The Right and Wrong Times to 3D Print a Replacement Part
If you’re not familiar with 3D printing, here are the right and wrong times to consider it. This will help you make your decision when it comes to getting 3D printed replacement parts.
Right: Obsolete Parts
If the manufacturer no longer makes the part, you don’t have any other options. You can try to find one online, but who can guarantee the legitimacy of it? The best method is to have the obsolete part 3D printed and sent to your office.
Right: Unique Materials or Multiple Materials
3D printing can take a single 3D model and print units in a range of different materials. We can print metal replacement parts easily for you.
This opens the door for customizing a part. We can tailor it to hit the performance expectations you have while still withholding the same tolerances and functionality.
Right: Shipping/Pricing Concern with Manufacturer
You should never overpay for a replacement or spare part. If the manufacturer quoted you an outrageous number for shipping and manufacturing a part, reach out to us.
Our quotes are always fair because 3D printing is a low-cost option. Shipping is typically easier too, since there are fewer moving parts, and we manufacture all of our parts in America.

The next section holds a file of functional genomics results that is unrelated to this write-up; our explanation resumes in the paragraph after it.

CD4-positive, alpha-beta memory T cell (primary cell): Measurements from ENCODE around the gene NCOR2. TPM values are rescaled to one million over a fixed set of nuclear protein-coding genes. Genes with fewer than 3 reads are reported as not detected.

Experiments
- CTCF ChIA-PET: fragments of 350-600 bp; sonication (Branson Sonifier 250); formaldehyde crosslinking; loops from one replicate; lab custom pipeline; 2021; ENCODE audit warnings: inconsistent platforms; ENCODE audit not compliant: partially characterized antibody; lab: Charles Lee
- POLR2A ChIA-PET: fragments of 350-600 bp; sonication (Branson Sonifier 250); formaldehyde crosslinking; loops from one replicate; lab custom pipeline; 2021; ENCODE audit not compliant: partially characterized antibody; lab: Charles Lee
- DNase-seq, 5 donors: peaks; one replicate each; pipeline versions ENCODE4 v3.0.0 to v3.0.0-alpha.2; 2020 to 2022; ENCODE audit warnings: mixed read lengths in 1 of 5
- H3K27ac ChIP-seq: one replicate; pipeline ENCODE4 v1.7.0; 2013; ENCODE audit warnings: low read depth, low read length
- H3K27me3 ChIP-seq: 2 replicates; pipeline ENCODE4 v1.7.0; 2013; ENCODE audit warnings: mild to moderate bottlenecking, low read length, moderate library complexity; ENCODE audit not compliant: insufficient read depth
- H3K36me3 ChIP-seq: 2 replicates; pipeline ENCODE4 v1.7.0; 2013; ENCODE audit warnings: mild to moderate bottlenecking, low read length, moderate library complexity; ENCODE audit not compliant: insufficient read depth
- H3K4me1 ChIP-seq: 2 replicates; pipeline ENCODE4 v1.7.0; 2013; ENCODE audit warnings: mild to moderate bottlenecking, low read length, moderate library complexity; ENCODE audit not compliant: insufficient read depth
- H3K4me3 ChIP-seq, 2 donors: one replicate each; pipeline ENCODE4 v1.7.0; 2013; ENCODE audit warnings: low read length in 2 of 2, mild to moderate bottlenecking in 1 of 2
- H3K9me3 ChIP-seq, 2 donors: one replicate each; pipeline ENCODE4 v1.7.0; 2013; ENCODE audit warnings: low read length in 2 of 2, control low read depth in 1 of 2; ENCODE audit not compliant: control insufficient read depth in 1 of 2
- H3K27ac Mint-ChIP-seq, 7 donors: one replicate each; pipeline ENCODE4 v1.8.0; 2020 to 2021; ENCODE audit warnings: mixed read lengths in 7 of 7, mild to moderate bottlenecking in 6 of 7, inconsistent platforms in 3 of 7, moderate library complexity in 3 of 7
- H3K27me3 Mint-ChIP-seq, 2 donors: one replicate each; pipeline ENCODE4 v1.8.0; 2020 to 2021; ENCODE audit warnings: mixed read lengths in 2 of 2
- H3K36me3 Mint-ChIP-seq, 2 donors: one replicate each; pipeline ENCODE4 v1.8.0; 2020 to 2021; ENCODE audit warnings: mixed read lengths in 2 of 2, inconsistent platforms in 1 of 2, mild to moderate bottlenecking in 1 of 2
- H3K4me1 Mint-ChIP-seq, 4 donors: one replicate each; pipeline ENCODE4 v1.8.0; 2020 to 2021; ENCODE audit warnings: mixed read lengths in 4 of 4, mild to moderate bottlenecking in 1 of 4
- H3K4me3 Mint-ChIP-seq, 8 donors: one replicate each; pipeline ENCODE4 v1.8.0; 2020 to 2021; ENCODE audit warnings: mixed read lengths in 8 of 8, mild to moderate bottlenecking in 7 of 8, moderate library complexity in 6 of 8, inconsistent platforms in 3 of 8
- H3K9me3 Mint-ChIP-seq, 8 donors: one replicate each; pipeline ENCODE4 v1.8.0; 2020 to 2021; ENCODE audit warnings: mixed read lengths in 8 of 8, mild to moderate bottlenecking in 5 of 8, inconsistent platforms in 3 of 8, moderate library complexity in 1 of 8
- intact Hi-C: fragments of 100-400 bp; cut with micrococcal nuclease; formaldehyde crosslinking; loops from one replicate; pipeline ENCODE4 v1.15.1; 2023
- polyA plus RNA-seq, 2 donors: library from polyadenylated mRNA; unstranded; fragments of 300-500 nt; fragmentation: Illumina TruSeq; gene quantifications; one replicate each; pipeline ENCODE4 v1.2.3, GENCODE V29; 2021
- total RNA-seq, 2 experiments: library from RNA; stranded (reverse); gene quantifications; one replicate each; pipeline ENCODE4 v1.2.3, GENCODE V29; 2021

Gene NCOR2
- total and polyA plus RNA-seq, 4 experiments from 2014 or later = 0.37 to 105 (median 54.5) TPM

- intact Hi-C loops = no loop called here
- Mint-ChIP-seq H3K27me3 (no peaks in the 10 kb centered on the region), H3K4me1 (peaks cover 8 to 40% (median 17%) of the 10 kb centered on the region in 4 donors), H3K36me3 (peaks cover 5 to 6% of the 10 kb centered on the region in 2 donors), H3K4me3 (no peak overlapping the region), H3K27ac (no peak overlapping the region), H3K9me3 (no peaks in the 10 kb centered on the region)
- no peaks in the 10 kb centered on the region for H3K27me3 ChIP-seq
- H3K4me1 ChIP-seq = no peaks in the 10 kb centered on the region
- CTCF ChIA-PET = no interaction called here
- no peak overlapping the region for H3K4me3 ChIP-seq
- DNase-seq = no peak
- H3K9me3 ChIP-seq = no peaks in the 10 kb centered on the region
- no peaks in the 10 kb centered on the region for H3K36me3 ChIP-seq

Wrong: OEM-Certification Required
If there’s any requirement that replacement parts need to be OEM-certified, then 3D printing might not be the right option. As a manufacturer, you might have some stipulation that forces you to use OEM-certified replacement parts.
However, there are exceptions to this rule. For example, we’ve worked directly with OEM part manufacturers who needed to make legacy product lines. They worked directly with us for their OEM-certified parts because it was quicker and less expensive than buying new tooling to create inventory.
Wrong: High-Production Runs
In general, 3D printing isn’t the favored manufacturing process for high-production runs. If your operation makes single-use, disposable units, you might want to look into processes like injection molding or CNC machining.
We’ve also had experience being the exception to this rule. We’ve had manufacturers work with us because the upfront cost of starting a production line is more expensive than having us 3D print the units. For example, some of the OEM part manufacturers we described earlier routinely order thousands of units from us. It saves them time and money in the long run. For obsolete parts, 3D printing high-production runs might be more cost-effective.
Making the Most of 3D Printed Parts
3D printing a replicated part can save you money, time, and headaches in the future. There’s no need to go back and forth with a manufacturer who’s unwilling to work with you, charging too much, or not offering replacement parts due to them being obsolete. If you want the best experience getting your replacement parts, you can trust us at 3D Printed Parts. Contact us today. We have an online form that you can fill out that will help us get you the help you need.